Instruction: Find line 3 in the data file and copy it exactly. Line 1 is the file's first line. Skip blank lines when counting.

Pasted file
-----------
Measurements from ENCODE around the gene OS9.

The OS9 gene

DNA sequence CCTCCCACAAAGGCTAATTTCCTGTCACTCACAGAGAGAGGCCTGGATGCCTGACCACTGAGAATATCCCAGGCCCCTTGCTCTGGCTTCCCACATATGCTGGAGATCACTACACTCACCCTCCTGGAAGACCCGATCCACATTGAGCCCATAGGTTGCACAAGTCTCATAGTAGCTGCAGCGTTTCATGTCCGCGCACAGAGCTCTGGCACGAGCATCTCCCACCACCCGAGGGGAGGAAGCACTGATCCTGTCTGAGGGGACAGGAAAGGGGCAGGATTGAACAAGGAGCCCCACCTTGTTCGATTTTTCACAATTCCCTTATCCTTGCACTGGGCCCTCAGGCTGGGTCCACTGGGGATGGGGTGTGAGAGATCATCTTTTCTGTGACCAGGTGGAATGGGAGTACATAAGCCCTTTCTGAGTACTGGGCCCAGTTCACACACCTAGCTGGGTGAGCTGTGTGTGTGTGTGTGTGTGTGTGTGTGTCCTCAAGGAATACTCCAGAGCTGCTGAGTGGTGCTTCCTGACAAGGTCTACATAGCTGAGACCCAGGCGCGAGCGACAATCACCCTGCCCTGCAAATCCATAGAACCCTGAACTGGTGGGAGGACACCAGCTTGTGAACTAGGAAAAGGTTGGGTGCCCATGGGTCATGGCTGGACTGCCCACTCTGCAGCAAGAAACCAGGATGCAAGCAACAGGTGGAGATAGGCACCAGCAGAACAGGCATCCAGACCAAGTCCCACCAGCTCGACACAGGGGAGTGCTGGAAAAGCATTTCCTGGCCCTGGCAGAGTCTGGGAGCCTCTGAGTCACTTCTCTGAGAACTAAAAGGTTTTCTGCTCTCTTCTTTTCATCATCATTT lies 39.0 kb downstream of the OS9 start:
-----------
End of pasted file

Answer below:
DNA sequence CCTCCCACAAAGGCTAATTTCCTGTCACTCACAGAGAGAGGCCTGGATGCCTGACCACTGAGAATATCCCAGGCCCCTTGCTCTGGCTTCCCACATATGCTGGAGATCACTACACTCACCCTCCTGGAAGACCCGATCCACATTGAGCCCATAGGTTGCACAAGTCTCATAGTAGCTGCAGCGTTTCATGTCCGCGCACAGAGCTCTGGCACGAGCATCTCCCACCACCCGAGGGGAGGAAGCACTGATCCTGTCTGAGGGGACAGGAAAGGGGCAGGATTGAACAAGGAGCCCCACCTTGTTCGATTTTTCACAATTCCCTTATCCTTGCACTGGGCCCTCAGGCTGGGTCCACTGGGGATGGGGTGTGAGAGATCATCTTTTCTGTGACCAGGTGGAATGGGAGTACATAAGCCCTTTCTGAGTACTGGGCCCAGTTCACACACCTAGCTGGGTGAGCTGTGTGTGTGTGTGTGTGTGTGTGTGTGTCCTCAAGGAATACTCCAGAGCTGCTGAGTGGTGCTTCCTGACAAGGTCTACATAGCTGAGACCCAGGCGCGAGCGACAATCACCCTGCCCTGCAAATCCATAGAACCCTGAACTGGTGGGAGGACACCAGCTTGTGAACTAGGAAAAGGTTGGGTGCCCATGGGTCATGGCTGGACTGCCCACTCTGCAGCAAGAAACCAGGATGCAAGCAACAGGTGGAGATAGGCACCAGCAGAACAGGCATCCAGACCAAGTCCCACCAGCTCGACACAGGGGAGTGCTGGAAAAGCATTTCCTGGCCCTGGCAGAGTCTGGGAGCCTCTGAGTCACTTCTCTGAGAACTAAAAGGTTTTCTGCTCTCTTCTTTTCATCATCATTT lies 39.0 kb downstream of the OS9 start: